The disclosed subject matter also concerns methods for treating a subject having an oncological disorder or condition. In one embodiment, an effective amount of one or more compounds or compositions disclosed herein is administered to a subject having an oncological disorder and who is in need of treatment thereof. The disclosed methods can optionally include identifying a subject who is or can be in need of treatment of an oncological disorder. The subject can be a human or other mammal, such as a primate (monkey, chimpanzee, ape, etc.), dog, cat, cow, pig, or horse, or other animals having an oncological disorder. Means for administering and formulating compounds for administration to a subject are known in the art, examples of which are described herein. Oncological disorders include, but are not limited to, cancer and/or tumors of the anus, bile duct, bladder, bone, bone marrow, bowel (including colon and rectum), breast, eye, gall bladder, kidney, mouth, larynx, esophagus, stomach, testis, cervix, head, neck, ovary, lung, mesothelioma, neuroendocrine, penis, skin, spinal cord, thyroid, vagina, vulva, uterus, liver, muscle, pancreas, prostate, blood cells (including lymphocytes and other immune system cells), and brain. Specific cancers contemplated for treatment include carcinomas, Karposi's sarcoma, melanoma, mesothelioma, soft tissue sarcoma, pancreatic cancer, lung cancer, leukemia (acute lymphoblastic, acute myeloid, chronic lymphocytic, chronic myeloid, and other), and lymphoma (Hodgkin's and non-Hodgkin's), and multiple myeloma.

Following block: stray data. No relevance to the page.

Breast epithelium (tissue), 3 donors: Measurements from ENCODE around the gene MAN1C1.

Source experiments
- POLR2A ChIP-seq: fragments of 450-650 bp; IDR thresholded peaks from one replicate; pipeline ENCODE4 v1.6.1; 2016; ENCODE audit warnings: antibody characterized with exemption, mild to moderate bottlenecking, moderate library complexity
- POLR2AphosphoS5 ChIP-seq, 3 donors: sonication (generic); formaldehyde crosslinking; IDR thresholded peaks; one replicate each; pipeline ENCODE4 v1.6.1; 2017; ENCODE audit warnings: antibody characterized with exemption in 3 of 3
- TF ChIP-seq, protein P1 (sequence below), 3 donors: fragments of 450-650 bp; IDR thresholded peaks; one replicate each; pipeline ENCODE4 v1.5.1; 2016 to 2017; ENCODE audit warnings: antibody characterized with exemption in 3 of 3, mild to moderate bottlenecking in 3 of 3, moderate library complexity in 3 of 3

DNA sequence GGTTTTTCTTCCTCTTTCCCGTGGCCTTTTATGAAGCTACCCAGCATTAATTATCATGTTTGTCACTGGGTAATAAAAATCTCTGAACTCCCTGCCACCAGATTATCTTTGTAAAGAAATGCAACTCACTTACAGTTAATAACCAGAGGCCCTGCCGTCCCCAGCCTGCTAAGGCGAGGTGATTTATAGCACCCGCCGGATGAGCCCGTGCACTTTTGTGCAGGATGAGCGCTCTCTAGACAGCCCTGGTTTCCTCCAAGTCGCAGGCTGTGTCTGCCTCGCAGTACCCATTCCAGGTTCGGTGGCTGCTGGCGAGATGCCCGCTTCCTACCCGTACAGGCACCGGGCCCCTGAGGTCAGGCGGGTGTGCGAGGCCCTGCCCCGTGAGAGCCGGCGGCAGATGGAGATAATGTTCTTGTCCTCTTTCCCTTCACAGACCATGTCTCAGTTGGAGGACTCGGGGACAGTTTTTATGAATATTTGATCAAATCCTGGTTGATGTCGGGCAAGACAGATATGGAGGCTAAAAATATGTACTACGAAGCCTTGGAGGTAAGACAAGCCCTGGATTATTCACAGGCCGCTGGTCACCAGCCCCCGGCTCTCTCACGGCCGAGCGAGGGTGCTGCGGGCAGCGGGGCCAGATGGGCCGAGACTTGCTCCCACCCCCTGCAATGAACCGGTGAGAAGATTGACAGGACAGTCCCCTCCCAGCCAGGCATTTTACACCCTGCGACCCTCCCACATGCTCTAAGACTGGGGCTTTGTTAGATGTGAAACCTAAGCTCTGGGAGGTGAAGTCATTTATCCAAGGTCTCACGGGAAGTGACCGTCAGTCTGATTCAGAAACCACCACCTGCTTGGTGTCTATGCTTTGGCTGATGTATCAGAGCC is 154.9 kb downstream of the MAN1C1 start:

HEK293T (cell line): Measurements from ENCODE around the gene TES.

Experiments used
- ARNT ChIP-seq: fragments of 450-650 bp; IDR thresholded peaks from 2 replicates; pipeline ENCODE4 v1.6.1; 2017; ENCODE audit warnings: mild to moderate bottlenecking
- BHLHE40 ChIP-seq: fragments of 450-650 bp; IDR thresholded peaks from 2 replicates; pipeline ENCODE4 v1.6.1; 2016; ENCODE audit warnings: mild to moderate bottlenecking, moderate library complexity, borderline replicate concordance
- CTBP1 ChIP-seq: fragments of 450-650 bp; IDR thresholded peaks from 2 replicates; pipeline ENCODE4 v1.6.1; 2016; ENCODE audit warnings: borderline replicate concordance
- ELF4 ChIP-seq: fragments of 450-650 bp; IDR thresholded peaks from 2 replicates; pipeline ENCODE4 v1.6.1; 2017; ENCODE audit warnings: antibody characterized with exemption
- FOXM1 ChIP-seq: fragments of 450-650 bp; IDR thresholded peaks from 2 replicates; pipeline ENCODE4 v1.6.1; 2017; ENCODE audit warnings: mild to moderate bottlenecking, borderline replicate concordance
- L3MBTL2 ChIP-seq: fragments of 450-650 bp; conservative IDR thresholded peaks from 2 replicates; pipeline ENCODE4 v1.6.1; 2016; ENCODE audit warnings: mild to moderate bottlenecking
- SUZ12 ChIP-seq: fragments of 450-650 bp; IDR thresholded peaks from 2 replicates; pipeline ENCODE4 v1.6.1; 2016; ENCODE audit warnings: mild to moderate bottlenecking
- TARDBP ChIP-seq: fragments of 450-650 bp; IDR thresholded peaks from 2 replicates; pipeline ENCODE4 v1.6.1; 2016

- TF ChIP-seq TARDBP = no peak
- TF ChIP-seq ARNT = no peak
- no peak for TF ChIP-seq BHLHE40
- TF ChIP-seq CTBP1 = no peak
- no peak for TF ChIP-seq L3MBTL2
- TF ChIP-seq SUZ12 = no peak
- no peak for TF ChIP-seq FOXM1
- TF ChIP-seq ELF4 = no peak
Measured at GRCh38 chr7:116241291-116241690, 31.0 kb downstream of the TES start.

Other examples of cancers that can be treated according to the methods disclosed herein are adrenocortical carcinoma, adrenocortical carcinoma, cerebellar astrocytoma, basal cell carcinoma, bile duct cancer, bladder cancer, bone cancer, brain tumor, breast cancer, Burkitt's lymphoma, carcinoid tumor, central nervous system lymphoma, cervical cancer, chronic myeloproliferative disorders, colon cancer, cutaneous T-cell lymphoma, endometrial cancer, ependymoma, esophageal cancer, gallbladder cancer, gastric (stomach) cancer, gastrointestinal carcinoid tumor, germ cell tumor, glioma, hairy cell leukemia, head and neck cancer, hepatocellular (liver) cancer, hypopharyngeal cancer, hypothalamic and visual pathway glioma, intraocular melanoma, retinoblastoma, islet cell carcinoma (endocrine pancreas), laryngeal cancer, lip and oral cavity cancer, liver cancer, medulloblastoma, Merkel cell carcinoma, squamous neck cancer with occult mycosis fungoides, myelodysplastic syndromes, myelogenous leukemia, nasal cavity and paranasal sinus cancer, nasopharyngeal cancer, neuroblastoma, non-small cell lung cancer, oral cancer, oropharyngeal cancer, osteosarcoma, ovarian cancer, pancreatic cancer, paranasal sinus and nasal cavity cancer, parathyroid cancer, penile cancer, pheochromocytoma, pineoblastoma and supratentorial primitive neuroectodermal tumor, pituitary tumor, plasma cell neoplasm/multiple myeloma, pleuropulmonary blastoma, prostate cancer, rectal cancer, renal cell (kidney) cancer, retinoblastoma, rhabdomyosarcoma, salivary gland cancer, Ewing's sarcoma, soft tissue sarcoma, Sezary syndrome, skin cancer, small cell lung cancer, small intestine cancer, supratentorial primitive neuroectodermal tumors, testicular cancer, thymic carcinoma, thymoma, thyroid cancer, transitional cell cancer of the renal pelvis and ureter, trophoblastic tumor, urethral cancer, uterine cancer, vaginal cancer, vulvar cancer, Waldenstrom's macroglobulinemia, and Wilms' tumor.